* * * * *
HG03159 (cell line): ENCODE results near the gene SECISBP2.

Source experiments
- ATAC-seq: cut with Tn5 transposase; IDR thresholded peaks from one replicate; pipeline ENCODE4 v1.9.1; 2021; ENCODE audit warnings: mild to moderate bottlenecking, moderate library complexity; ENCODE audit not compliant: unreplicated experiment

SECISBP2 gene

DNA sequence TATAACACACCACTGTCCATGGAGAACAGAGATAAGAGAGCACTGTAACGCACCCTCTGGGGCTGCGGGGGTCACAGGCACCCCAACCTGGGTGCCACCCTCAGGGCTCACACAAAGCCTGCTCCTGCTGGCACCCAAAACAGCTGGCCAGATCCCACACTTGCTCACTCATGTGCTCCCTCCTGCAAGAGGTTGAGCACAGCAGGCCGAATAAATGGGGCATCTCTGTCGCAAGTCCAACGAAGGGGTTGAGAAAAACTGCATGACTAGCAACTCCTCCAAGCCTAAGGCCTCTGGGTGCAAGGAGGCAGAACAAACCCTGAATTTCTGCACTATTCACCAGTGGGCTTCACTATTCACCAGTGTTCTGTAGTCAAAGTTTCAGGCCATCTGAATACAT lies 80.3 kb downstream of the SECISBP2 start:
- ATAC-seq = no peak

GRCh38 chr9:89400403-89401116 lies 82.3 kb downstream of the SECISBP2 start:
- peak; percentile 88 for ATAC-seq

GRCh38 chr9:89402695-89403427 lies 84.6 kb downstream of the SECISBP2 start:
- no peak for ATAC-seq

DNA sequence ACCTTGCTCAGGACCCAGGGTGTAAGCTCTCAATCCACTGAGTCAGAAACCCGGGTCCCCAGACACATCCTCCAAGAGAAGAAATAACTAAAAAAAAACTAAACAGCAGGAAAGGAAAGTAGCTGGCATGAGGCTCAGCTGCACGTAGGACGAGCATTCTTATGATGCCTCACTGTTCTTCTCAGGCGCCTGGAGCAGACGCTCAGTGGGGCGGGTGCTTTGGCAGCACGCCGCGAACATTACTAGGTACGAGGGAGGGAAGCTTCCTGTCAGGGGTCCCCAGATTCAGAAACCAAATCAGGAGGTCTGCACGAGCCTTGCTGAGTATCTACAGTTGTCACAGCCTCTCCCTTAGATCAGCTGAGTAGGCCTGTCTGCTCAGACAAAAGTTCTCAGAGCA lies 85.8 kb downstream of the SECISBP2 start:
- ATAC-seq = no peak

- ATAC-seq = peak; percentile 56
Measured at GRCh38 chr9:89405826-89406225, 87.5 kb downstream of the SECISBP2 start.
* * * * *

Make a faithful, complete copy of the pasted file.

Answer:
HG03159 (cell line): ENCODE results near the gene SECISBP2.

Source experiments
- ATAC-seq: cut with Tn5 transposase; IDR thresholded peaks from one replicate; pipeline ENCODE4 v1.9.1; 2021; ENCODE audit warnings: mild to moderate bottlenecking, moderate library complexity; ENCODE audit not compliant: unreplicated experiment

SECISBP2 gene

DNA sequence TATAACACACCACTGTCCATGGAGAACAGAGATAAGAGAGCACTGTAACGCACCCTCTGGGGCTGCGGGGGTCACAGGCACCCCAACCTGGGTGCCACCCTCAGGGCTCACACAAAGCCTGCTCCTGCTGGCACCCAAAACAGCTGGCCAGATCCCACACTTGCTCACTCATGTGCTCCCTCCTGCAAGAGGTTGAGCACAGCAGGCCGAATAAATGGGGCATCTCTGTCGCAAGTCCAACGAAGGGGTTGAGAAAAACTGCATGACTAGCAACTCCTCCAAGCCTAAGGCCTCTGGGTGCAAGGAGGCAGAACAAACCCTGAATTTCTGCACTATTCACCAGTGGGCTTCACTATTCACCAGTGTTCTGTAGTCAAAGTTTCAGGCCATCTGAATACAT lies 80.3 kb downstream of the SECISBP2 start:
- ATAC-seq = no peak

GRCh38 chr9:89400403-89401116 lies 82.3 kb downstream of the SECISBP2 start:
- peak; percentile 88 for ATAC-seq

GRCh38 chr9:89402695-89403427 lies 84.6 kb downstream of the SECISBP2 start:
- no peak for ATAC-seq

DNA sequence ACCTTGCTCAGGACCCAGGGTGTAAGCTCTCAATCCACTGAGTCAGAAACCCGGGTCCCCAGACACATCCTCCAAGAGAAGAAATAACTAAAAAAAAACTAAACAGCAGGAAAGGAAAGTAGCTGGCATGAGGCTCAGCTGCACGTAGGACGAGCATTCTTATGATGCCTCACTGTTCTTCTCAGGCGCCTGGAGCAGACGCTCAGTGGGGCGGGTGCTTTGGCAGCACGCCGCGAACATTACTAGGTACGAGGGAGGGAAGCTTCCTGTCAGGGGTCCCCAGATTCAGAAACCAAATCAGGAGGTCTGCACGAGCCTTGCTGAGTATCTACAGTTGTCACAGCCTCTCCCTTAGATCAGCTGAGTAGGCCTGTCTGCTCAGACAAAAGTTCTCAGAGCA lies 85.8 kb downstream of the SECISBP2 start:
- ATAC-seq = no peak

- ATAC-seq = peak; percentile 56
Measured at GRCh38 chr9:89405826-89406225, 87.5 kb downstream of the SECISBP2 start.